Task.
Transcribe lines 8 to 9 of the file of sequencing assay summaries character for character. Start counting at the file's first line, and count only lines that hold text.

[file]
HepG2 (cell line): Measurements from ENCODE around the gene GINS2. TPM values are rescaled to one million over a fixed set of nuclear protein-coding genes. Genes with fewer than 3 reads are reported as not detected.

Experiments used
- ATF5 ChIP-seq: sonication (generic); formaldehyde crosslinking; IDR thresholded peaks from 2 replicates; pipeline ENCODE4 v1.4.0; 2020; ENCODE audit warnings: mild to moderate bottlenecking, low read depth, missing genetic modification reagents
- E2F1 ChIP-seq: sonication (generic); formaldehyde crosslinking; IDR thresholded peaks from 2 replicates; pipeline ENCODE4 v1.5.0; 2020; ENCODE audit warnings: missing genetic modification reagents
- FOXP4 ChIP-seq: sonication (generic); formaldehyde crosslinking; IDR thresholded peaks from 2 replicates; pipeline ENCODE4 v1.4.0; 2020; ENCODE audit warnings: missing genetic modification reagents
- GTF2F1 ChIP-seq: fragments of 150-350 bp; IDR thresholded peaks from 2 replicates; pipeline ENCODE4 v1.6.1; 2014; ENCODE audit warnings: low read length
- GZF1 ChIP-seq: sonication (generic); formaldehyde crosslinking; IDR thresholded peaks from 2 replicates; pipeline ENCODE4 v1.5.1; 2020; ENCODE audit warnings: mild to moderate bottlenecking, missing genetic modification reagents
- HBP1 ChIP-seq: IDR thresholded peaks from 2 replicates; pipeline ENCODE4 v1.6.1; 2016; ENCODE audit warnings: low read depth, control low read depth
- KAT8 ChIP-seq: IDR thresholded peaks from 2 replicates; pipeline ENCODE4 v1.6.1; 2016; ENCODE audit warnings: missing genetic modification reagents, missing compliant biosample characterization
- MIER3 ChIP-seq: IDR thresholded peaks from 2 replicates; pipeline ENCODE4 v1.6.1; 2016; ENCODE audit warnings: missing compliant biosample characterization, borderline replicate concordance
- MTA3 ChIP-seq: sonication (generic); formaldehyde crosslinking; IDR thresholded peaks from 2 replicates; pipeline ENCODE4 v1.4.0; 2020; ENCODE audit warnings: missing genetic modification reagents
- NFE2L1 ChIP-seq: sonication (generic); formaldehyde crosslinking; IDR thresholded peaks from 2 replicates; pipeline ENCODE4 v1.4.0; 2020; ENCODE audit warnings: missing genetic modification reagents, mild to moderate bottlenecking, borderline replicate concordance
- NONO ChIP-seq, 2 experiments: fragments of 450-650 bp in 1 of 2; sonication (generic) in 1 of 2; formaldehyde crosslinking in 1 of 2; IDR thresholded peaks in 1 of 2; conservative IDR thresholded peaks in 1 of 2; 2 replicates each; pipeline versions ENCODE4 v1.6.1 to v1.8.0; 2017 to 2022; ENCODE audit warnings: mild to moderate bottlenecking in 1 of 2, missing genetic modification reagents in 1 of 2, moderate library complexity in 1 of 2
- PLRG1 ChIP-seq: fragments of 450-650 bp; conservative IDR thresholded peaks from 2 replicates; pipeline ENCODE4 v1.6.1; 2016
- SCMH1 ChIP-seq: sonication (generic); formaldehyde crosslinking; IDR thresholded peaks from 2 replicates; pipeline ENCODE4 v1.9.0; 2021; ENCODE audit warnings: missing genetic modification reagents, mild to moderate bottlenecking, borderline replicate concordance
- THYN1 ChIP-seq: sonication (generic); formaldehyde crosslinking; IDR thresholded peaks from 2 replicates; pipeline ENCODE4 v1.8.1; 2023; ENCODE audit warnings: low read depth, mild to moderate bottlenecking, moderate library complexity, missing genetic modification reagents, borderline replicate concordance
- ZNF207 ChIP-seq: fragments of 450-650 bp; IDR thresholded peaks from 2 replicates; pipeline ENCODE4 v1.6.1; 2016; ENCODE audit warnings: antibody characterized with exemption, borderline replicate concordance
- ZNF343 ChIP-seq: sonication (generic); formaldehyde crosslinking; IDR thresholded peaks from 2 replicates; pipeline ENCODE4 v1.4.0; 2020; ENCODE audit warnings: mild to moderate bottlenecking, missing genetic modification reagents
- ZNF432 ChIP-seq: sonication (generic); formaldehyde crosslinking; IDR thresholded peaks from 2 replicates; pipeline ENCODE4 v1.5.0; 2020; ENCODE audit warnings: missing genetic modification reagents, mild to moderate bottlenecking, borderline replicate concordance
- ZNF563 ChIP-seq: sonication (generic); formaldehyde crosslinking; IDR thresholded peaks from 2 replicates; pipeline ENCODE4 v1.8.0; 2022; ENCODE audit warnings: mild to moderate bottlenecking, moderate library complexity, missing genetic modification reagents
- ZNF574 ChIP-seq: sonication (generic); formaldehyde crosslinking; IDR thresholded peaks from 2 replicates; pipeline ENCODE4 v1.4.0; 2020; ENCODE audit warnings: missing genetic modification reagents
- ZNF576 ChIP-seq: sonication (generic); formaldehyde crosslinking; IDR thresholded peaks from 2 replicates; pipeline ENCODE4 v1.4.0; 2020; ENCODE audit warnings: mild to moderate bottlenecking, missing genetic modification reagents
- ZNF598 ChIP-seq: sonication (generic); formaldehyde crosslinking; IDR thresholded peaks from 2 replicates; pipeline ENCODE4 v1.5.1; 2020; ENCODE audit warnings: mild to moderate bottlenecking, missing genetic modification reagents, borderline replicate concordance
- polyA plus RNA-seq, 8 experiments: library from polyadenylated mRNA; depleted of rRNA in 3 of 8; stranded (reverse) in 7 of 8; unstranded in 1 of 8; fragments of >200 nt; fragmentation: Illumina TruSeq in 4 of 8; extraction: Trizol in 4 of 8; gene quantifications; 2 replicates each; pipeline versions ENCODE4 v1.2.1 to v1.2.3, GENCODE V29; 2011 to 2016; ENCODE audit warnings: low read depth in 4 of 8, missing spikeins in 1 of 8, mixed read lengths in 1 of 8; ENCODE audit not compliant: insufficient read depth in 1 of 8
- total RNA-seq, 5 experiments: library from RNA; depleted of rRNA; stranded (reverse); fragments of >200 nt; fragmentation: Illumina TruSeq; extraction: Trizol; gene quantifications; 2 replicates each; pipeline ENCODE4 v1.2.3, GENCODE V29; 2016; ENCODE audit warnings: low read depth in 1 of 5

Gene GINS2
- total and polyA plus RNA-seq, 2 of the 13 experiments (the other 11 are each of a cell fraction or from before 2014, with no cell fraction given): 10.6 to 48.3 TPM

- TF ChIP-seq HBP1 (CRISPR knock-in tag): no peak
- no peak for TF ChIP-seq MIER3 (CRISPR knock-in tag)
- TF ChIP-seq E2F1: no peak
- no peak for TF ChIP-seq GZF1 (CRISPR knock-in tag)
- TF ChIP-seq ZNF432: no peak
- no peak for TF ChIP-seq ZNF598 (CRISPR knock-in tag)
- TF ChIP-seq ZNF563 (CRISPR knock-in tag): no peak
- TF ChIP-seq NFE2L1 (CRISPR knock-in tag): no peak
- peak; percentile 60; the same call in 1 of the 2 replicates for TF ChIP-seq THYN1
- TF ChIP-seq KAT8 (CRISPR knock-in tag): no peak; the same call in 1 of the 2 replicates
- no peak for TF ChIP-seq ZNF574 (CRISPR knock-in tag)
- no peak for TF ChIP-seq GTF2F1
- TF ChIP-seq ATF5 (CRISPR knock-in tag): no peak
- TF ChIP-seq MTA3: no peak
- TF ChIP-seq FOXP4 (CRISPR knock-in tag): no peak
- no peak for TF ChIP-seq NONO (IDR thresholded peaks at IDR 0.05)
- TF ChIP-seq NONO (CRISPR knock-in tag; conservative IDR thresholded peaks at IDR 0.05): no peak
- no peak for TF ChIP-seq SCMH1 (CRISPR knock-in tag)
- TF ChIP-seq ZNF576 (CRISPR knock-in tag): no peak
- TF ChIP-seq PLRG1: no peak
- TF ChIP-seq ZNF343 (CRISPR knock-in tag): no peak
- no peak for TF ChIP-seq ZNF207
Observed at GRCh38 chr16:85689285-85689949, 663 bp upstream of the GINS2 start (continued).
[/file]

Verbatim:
- HBP1 ChIP-seq: IDR thresholded peaks from 2 replicates; pipeline ENCODE4 v1.6.1; 2016; ENCODE audit warnings: low read depth, control low read depth
- KAT8 ChIP-seq: IDR thresholded peaks from 2 replicates; pipeline ENCODE4 v1.6.1; 2016; ENCODE audit warnings: missing genetic modification reagents, missing compliant biosample characterization